Those results are impressive, but have failed to convince some critics. Jacob Crawford, an activist who has long been involved in Copwatch, worked with the Canfield Watchmen, residents at the Canfield housing project in Ferguson to help them obtain their own cameras. Along with civil rights attorney Rachel Lederman, he points out that the widely publicized Rialto study has been stretched beyond belief:
Rialto is a small city with only 66 cops, and its Police Chief, Tony Farrar, collaborated with Taser International, Inc., in the study. The Taser corporation has gained record profits by marketing body cameras to hundreds of cities, along with a cloud-based backup and search service called Evidence.com, which was used to collect the data for the Rialto study that led to many of these sales.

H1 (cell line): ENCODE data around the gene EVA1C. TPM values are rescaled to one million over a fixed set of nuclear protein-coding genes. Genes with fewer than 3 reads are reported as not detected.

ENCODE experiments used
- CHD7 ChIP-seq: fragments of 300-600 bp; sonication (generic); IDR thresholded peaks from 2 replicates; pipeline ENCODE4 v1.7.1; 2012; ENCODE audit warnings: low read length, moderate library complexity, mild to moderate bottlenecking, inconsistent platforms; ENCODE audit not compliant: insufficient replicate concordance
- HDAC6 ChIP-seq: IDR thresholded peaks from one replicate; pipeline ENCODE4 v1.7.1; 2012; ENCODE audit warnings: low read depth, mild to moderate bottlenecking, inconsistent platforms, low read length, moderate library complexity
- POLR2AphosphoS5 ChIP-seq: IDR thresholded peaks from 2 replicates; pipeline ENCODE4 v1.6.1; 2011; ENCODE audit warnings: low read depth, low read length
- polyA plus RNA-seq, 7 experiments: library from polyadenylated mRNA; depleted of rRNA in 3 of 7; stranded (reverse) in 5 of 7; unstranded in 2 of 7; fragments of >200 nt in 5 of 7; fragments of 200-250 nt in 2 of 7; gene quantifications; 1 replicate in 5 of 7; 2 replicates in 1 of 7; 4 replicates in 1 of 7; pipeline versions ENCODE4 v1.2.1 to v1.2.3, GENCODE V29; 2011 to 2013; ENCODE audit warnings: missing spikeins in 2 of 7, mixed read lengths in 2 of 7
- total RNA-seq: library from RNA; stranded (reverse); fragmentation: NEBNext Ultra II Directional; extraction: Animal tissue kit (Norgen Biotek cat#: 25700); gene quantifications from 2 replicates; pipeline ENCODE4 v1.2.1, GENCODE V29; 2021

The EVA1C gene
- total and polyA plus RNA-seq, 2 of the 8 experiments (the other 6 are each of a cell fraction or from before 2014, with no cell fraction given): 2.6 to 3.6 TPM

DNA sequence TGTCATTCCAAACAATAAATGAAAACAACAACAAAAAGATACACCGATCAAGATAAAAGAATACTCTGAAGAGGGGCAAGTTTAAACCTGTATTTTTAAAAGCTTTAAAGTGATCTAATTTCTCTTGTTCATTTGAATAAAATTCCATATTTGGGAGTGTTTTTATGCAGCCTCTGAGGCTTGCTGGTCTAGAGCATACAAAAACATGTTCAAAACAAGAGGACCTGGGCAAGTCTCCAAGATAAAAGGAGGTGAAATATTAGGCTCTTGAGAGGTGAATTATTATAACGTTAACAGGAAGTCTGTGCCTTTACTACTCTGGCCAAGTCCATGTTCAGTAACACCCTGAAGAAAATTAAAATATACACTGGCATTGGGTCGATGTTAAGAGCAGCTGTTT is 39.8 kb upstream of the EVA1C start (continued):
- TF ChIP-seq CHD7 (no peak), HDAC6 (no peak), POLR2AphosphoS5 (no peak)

And of course, there’s the problem that, unless used very carefully, body cameras incidentally capture footage of anyone in the line of a police officer’s sight. That’s why an ACLU policy paper notes that body cameras can be a good thing— when accompanied by strong policies to address the privacy concerns. It points out several issues that must be considered in developing such policies:
- Police must not be able to "edit on the fly, meaning police cannot have control over when a camera is turned off or on,” (although if cameras are always on, that poses a serious threat to privacy);
- police must provide notice that recording is happening;
- data should be retained only as long as necessary;
- recordings should be used only for misconduct hearings and where there is a reasonable suspicion that a recording has evidence of a crime;
- policies for access to footage should ensure that individual’s privacy is maintained, while also allowing transparency and oversight; and
- body camera systems must be carefully designed to ensure data is strictly controlled.